The next ride was properly Flandrian – an hour's blast around mucky Perthshire farm lanes in the tail end of the 'Beast From The East' – or what we Scotsfolk call 'weather'. Same zone, with 3°C worth of constant rain, wind and sleet.
The Shawa doesn't feature a DWR coating, so it initially beaded water then quickly wet out – it's no Gore-Tex Shakedry. With only one baselayer underneath this time, my arms were initially cold and didn't didn't warm up but my fingers stayed okay. The merino felt damp, but not overly so for 85% effort for an hour.
The neck allowed shoulder checks without moving, yet remained sealed against wind/rain using a Buff. Safe to say I was motivated to press on – had I been going just a little slower or had to stop for a mechanical I'd have suffered mightily.
Probably the best use of the Shawa is for longer rides in cold-to-middling temperatures where it's likely you'll get wet. A memorable 100k started out at zero degrees, with a lightweight merino mesh, a thicker 200gsm merino, and the Shawa plus its matching arm warmers. I could get away with this because of decent sunshine and a lack of wind, plus some hefty climbs at the front of the ride to warm up.
Settling in to bagging a glen or two with the temperature slowly climbing towards double digits, with the odd shower reminding me this was Scotland in spring, the Shawa did the job. I remained comfortable, felt dry, not sweaty, and focused on the task in hand.
The Shawa has me conflicted though. I really wanted to like it, but thinking back on other shoulder-season waterproof jerseys I've tried recently like the excellent Endura FS-260 Pro SL Classics jersey for a tenner less at full price, I'd consider other options (yes, the Endura isn't tape sealed, but that's a minor niggle). Technically, the Shawa is fine, but the issues with the pockets and lack of a dropped rear hem for spray protection let the package down.
Well-made waterproof for fast rides, let down by poor pocket design and a high rear hem
road.cc test report
Make and model: PEdAL ED Shawa Jersey
Size tested: Medium
Tell us what the product is for
It's for going fast in cold, wet weather.
PEdAL ED says: "The Shawa is the ultimate newborn from a generation of Jerseys specifically created to protect from rain and wind and still mainting the particular fit of a Jersey. What makes the Shawa totally different from the rest is its special two-layers construction.
"Its inner layer is made from our Ultralight baselayer's fabric to ensure extra breathability while the external layer keeps you dry and warm with its waterproof and windproof membrane.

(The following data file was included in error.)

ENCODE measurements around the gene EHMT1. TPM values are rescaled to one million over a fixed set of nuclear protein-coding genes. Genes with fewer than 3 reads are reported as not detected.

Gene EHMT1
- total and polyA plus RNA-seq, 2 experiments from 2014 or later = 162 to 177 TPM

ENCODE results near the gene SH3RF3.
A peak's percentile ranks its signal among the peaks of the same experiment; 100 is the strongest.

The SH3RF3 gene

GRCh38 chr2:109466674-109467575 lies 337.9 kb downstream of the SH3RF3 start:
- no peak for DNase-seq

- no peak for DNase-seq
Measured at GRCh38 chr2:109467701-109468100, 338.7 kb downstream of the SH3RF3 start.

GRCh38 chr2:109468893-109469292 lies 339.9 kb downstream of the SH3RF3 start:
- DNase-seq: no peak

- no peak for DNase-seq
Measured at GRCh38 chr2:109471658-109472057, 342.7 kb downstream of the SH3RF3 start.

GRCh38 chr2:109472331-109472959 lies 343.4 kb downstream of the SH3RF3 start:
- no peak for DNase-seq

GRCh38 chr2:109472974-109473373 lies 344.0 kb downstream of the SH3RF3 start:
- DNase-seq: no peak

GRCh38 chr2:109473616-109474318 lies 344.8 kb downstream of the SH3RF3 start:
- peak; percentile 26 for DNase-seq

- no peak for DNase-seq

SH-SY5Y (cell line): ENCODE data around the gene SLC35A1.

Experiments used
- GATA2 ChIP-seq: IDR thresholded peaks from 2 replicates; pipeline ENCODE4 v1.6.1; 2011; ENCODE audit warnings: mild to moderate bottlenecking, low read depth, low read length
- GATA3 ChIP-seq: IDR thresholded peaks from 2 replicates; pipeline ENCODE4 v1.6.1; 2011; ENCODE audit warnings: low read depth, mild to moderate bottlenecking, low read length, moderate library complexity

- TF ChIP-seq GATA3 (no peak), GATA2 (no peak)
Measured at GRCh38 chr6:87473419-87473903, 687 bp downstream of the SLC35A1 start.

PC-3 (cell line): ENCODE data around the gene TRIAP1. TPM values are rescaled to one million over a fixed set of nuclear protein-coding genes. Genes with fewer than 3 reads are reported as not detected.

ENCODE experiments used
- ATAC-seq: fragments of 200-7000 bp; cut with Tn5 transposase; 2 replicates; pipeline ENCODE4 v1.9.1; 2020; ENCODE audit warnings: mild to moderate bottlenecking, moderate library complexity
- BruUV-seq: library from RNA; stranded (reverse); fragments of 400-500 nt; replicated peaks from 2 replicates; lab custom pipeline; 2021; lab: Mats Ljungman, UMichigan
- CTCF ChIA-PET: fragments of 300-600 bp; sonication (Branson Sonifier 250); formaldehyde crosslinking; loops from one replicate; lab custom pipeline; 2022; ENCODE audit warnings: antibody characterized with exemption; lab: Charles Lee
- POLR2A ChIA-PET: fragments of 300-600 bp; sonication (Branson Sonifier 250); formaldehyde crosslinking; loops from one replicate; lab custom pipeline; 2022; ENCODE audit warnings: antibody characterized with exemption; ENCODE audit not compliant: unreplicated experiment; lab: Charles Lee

"The Shawa has been developed in collaboration with the riders from JLT Condor Professional Team to give a solution for their need of a Jersey-fit with short sleeves item during autumn and spring races and long trainings.
"The internal taped seams ensure the waterproof characteristic of the Shawa and the internal pocket is perfect for a smartphone and wallet storage keeping them dry during rain showers."
Tell us some more about the technical aspects of the product?
It's a multi-layer waterproof and windproof fabric with tape-sealed seams. 85% Polyester 15%Elast
The build quality is great – can't fault it.
It's pretty darn good at keeping wind and rain at bay.
It's made very well, and I have no reason to suspect it wouldn't last.
Across the shoulders and arms, fine. My lower back was exposed, even with stuff in the pockets, which isn't so good.
Not really accurate – I imagine I'd have to have returned a recommended XS/S.
It's pretty light for what it does.
Incorporating 'comfort' to include 'things in pockets', it's not so good.
For the price there are better options, like the Endura FS-260 Pro SL Classics.
How easy is the product to care for? How did it respond to being washed?
Washed up fine, which for a jersey with a white pocket is something.
Tell us how the product performed overall when used for its designed purpose
For going fast and staying comfortable, super. Not so good as a package where you need to carry and access stuff easily.
Tell us what you particularly liked about the product
The fit of the arms, neck and shoulders.
Tell us what you particularly disliked about the product
The pockets and the rear hem.
Did you enjoy using the product? Yes, but the pockets annoyed me.
Would you consider buying the product? No
Would you recommend the product to a friend? Not really.
Use this box to explain your overall score
At £160 it's pricey, and so even with the great shoulder/arm fit, waterproofness and breathability, it's hard to forgive the issues found with the pockets and the rear hem not being low enough.
About the tester
I usually ride: Merida Ride 5000 Disc My best bike is:
I've been riding for: Over 20 years I ride: A few times a week I would class myself as: Expert
I regularly do the following types of riding: cyclo-cross, club rides, general fitness riding, mountain biking, Dutch bike pootling